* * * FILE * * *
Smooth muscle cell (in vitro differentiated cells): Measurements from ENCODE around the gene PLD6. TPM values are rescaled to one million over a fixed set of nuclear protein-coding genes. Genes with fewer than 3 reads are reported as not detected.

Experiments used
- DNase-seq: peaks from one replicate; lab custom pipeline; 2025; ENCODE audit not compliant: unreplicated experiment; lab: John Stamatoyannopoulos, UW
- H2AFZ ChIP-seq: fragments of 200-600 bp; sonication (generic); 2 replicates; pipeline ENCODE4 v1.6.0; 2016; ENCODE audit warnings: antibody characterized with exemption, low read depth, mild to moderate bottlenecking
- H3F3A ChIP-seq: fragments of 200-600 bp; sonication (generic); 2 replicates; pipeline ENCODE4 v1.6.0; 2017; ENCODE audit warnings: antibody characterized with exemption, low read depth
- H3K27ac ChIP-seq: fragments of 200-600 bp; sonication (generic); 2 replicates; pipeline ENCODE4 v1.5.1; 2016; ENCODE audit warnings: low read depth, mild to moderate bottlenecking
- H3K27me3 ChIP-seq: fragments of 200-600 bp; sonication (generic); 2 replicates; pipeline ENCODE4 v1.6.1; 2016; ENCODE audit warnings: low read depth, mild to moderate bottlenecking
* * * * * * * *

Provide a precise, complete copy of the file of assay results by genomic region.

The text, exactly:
Smooth muscle cell (in vitro differentiated cells): Measurements from ENCODE around the gene PLD6. TPM values are rescaled to one million over a fixed set of nuclear protein-coding genes. Genes with fewer than 3 reads are reported as not detected.

Experiments used
- DNase-seq: peaks from one replicate; lab custom pipeline; 2025; ENCODE audit not compliant: unreplicated experiment; lab: John Stamatoyannopoulos, UW
- H2AFZ ChIP-seq: fragments of 200-600 bp; sonication (generic); 2 replicates; pipeline ENCODE4 v1.6.0; 2016; ENCODE audit warnings: antibody characterized with exemption, low read depth, mild to moderate bottlenecking
- H3F3A ChIP-seq: fragments of 200-600 bp; sonication (generic); 2 replicates; pipeline ENCODE4 v1.6.0; 2017; ENCODE audit warnings: antibody characterized with exemption, low read depth
- H3K27ac ChIP-seq: fragments of 200-600 bp; sonication (generic); 2 replicates; pipeline ENCODE4 v1.5.1; 2016; ENCODE audit warnings: low read depth, mild to moderate bottlenecking
- H3K27me3 ChIP-seq: fragments of 200-600 bp; sonication (generic); 2 replicates; pipeline ENCODE4 v1.6.1; 2016; ENCODE audit warnings: low read depth, mild to moderate bottlenecking